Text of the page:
The Roman Colosseum is a huge stone amphitheater, situated at the centre of the city of Rome, Italy. It is an iconic symbol of Rome with a history of over 2000 years. Built around 80 AD, it once served as a venue for 100 days games, gladiatorial combats, animal fights and public executions. Today, the magnificent structure attracts millions of tourists every year, and it has been declared as one of the seven wonders of the world in July 2007.
The construction began in 70-72 AD under the reign of great Roman Emperor Vespian of the Flavian dynasty and completed by his son Titus in 80 AD. Since then, it became the largest amphitheater in the world, measuring 188 meters in length, 155 meters width and 57 meters in height. Titus inaugurated it with 100 days of games, where around 2000 gladiators were executed. The people of Rome enjoyed such spectacle, which they considered as entertainment. They would often cheer or hurl curses upon the gladiators during the games or combats. The gladiators who took part in the games were slaves or prisoners.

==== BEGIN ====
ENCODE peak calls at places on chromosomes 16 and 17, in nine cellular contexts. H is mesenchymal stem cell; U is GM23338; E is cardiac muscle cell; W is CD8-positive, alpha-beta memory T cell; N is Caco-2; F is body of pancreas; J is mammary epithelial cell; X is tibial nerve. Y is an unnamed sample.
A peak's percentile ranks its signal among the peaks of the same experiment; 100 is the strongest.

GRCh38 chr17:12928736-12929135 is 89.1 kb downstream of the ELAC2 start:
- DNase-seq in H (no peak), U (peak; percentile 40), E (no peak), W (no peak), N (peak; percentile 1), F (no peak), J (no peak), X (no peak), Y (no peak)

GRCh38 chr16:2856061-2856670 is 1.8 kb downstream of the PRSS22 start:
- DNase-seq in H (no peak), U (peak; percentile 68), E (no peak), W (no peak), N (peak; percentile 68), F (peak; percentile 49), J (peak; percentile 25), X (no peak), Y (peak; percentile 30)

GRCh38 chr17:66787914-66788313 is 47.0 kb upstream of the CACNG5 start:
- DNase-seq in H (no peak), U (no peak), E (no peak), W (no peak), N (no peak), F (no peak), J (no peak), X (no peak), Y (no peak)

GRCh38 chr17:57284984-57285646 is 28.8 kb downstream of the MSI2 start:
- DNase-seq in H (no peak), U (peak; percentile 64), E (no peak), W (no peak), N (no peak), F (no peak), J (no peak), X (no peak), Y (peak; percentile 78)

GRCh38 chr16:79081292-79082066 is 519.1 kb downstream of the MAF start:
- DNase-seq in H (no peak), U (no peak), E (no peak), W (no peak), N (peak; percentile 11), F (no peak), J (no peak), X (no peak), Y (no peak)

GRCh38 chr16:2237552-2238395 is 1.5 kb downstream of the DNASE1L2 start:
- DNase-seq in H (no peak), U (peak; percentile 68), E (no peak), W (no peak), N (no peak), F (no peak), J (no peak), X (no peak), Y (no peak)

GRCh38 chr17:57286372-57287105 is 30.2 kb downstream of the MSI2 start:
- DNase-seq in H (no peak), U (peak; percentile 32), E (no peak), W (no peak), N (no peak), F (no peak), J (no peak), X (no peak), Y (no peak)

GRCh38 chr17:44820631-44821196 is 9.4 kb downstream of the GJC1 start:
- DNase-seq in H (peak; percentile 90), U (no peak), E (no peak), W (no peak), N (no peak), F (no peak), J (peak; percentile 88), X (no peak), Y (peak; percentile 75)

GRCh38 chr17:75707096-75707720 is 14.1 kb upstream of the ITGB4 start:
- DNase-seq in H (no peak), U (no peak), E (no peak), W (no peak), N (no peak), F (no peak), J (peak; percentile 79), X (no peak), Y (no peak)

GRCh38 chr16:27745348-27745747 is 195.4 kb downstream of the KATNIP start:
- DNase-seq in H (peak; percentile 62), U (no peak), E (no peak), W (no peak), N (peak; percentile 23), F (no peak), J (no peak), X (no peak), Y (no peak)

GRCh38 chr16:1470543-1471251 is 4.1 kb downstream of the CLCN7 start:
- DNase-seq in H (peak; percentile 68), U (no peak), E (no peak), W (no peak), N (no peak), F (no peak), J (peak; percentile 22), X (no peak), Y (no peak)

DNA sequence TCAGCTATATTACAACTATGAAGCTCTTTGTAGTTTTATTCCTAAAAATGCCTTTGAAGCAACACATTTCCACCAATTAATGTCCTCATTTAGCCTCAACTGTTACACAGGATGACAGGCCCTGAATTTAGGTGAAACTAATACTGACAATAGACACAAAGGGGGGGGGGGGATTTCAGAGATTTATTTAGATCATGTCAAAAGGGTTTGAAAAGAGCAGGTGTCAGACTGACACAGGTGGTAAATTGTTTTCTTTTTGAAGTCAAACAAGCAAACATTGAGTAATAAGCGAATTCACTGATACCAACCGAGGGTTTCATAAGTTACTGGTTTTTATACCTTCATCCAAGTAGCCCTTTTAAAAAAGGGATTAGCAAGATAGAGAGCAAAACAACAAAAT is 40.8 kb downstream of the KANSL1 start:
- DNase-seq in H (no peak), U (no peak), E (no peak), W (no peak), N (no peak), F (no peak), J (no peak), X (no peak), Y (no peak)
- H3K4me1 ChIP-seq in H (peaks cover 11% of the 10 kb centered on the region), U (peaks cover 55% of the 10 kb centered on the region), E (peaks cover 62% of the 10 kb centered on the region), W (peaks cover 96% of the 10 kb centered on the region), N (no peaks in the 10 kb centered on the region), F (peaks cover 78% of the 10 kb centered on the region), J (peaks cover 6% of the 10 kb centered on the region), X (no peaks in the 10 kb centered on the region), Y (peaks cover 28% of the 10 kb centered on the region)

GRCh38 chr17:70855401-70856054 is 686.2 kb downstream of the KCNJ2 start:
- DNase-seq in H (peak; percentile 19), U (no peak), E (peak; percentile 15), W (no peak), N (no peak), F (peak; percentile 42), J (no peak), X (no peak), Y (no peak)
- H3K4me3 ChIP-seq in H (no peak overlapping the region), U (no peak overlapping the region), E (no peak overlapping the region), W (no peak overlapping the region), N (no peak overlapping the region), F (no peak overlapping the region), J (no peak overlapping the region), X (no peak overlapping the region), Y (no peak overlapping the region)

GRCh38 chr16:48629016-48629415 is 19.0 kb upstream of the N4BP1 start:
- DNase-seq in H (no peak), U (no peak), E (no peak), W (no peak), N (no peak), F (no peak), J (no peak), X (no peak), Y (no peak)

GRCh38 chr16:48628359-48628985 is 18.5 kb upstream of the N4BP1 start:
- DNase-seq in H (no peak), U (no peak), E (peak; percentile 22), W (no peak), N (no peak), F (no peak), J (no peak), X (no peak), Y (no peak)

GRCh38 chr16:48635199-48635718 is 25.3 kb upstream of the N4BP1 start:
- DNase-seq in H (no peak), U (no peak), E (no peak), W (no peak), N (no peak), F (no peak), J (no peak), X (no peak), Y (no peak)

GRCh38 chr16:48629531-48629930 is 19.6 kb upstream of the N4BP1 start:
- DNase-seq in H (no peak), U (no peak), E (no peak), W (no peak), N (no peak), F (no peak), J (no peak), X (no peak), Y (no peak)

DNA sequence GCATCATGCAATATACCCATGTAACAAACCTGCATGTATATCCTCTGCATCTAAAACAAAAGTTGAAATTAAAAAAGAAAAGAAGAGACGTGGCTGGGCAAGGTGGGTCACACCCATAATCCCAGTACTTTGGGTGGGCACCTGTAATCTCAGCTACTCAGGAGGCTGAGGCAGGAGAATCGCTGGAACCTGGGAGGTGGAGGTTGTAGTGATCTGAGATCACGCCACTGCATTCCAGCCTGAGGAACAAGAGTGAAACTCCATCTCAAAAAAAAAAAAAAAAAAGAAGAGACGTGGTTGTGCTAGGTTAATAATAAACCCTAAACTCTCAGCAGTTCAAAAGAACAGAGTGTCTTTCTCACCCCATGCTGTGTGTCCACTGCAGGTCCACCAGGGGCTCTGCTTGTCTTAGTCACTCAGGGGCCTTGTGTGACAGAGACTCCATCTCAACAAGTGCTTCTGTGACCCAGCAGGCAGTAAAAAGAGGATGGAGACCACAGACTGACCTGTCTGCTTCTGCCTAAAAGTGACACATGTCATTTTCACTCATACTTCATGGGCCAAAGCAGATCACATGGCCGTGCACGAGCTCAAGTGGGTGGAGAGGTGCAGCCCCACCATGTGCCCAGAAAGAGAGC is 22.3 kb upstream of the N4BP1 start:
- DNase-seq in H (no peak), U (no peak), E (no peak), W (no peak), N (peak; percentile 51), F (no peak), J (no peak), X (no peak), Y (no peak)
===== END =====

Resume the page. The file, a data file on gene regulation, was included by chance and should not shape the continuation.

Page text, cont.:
For four centuries, it remained in active. With the decline in the tastes among the people, where they no longer enjoyed witnessing executions, it slowly became inactive and fell into neglect. After that, it was used for many building projects, such as cemetery, storehouse, cathedrals and defence fortifications. During the 20th century, two-thirds of the monument fell into ruins due to the weather and other natural calamities. However, restoration began in the early 90s as a move to attract the tourists from all over the world.
A finest specimen of the Roman Empire, it allowed more than 50000 people to witness the various kinds of spectacles. It had three storeys and 80 arched entrances. Awnings on the top storey protected people from the top sun as they watched the spectacles.
Today, it has a close connection with the Roman church, as on every Good Friday, the Pope leads a procession around the amphitheatre.